Now that we understand what A&EP III is trying to do, let’s take a close look at the numbers the researchers actually came up with. I’ll divide these into five categories: the organizational expenditures, the audience expenditures, the volunteer contributions, the input-output model, and the national estimates.
The collection of the organizational expenditure data for each community was probably the simplest aspect of the study, so I think it’s reasonable to assume that, in most areas, the numbers represent decent estimates. A few caveats do apply, however, which I’ve listed with the direction in which they are likely to have skewed the totals (if any):
- First, it worries me a little that the partner organization in each community was given the autonomy to implement the study themselves. While it was probably the key factor in making the scale of the study possible, this distributed approach opens up a number of quality control and consistency issues. For example, who from the organizations was conducting the surveys? Was it senior management? Program staff? Interns? LIKELY IMPACT: UNKNOWN
- The report mentions that the Urban Institute’s NTEE designations were used as a starting point for identifying relevant arts nonprofits in their area. Hopefully, partners would have gone the extra mile to edit those lists, but I can tell you from experience that going by the NTEE codes will tend to result in missed organizations, sometimes important ones, that are coded incorrectly or not at all. LIKELY IMPACT: SKEW LOW
- The study only counted the numbers for organizations that responded to the survey, which means that for communities that saw less than 100% response (which was most of them), there’s almost certainly an undercount. (It also means that communities that had higher response rates were over-represented in the national estimates.) Response rates ranged from 10.4% to 100%, with an average of 41.3%. LIKELY IMPACT: SKEW LOW
- Though responding organizations were asked not to include grants to other arts organizations, any payments to other arts organizations (for example, a presenter paying a nonprofit chamber ensemble, or renting performance space from another nonprofit) could result in double-counting. LIKELY IMPACT: SKEW HIGH
- When you get down to the itemized level, there are some bizarre oddities in the data that, taken together, throw a bit of a shadow on the rest of the numbers. For example, in Table 9, Allegheny County (Pittsburgh) arts organizations are shown as spending nearly eight times as much on artists as Philadelphia, despite having only a third of the total expenditures. Similarly, Jefferson County, AL (Birmingham) is shown as spending more than three times as much on artists as Baltimore, despite budgets only 40% the size. LIKELY IMPACT: UNKNOWN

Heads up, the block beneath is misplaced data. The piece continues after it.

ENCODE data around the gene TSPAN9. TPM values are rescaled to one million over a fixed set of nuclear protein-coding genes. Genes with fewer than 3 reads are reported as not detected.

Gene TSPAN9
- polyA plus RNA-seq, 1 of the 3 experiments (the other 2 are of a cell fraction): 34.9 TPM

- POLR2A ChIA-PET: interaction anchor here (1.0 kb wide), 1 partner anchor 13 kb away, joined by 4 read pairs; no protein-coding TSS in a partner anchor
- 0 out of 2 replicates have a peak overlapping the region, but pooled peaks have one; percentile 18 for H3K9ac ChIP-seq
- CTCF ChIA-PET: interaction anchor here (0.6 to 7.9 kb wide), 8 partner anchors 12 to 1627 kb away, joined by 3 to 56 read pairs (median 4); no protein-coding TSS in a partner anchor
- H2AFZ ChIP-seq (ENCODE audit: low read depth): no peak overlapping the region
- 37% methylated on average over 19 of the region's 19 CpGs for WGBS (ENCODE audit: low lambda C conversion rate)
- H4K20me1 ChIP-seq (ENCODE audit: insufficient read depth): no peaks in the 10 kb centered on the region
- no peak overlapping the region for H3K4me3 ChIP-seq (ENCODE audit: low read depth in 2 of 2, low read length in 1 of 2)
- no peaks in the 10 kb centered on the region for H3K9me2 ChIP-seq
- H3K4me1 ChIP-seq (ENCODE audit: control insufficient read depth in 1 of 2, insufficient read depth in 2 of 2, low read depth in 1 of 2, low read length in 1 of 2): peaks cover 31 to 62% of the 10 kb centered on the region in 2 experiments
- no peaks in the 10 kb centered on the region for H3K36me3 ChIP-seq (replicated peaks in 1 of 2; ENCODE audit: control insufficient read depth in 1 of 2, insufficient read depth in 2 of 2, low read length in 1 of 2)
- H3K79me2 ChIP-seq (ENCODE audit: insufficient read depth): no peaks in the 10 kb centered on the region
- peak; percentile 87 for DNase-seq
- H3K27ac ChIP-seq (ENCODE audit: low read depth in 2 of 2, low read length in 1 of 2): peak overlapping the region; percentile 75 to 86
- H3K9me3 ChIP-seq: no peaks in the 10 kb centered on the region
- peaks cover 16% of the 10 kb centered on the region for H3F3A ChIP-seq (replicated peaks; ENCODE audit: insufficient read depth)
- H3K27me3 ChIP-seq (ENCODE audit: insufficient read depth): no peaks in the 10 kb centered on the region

A&EP III employed the audience-intercept method for collecting information about audience expenditures, which from what I can gather is similar to the method used for exit polling in national elections. The caution I mentioned above about the autonomy of the partner organizations applies even more strongly to this portion of the study, as administering survey instruments in person is something usually done by professionals. The survey asked audience members not to report expenditures on airfare, presumably because most of that spending would not impact the local community (also because it’s unlikely that most tourists had flown to the area specifically to see that one event, which is the rationale behind counting only one night of lodging). Other notes and caveats include:
- Audience members provided information about their entire party, which might have decreased the reliability of the data since the practice assumes that respondents knew what other people in their party spent. I’d think this would be more likely to result in undercounting (missed purchases) than overcounting. LIKELY IMPACT: SKEW LOW
- Any spending on concessions at the event (e.g., buying a glass of wine in the lobby at intermission) would be double-counted, since that money would become revenue for the organization and eventually show up in its expenditures. I believe the same is true for items bought at museum gift shops. LIKELY IMPACT: SKEW HIGH
- Though audience members were instructed to report lodging expenses for the night of the event only, it’s a bit questionable how attributable some of these expenditures really were to the arts event. For example, if someone bought an outfit to wear that night, does that mean they wouldn’t have bought the same outfit on some other occasion? If someone was in town overnight, does it mean that they were there specifically for that event? LIKELY IMPACT: SKEW HIGH